Exterior Cladding

Principles of Rain screen Facades
A rainscreen façade – often called a ventilated façade – does
not try to seal the exterior of a building with a physical barrier
to water. This is unlike many other façade systems, which
depend on weather-barrier walls created using fitted joints
and liberal applications of caulk. Such barrier-wall systems
require significant effort to construct and maintain.
Instead, rainscreen façades mount a semi-open screen some
distance from a building that allows a little water in, but only
as far as the back surface of the screen. Between this outer
layer and the inner building shell sits an envelope of air.
The open joints of ventilated/rainscreen façades allow air to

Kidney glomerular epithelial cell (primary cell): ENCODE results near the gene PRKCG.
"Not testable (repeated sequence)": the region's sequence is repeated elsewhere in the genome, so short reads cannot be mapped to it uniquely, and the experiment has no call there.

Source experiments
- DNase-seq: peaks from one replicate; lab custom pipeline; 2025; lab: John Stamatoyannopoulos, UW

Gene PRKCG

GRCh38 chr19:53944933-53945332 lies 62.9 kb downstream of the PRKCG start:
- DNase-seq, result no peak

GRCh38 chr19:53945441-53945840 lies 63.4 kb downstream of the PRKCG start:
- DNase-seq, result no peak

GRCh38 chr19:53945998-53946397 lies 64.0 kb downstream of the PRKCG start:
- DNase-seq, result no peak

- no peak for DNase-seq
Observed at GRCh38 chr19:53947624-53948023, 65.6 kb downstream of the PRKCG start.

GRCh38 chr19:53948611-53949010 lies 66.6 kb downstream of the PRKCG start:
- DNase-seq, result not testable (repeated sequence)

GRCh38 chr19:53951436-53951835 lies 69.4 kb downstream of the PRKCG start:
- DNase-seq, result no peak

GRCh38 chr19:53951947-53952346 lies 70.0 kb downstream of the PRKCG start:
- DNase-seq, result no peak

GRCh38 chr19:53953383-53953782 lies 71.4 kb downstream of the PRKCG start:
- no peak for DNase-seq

flow freely into and out of this envelope area. The unrestricted
air movement produces three very useful benefits:
• First, the flow eliminates pressure differences that would
tend to blow water further in. This means little if any water
makes it across the air gap to reach the inner shell.
• Second, the air flow dries any moisture within the envelope
area, such as rain that might be trickling down the back
of the outer shield.
• Third, the air envelope acts as an insulating barrier by
minimizing thermal bridges and preventing heat buildup
within the envelope.
The result is a more sustainable, functional

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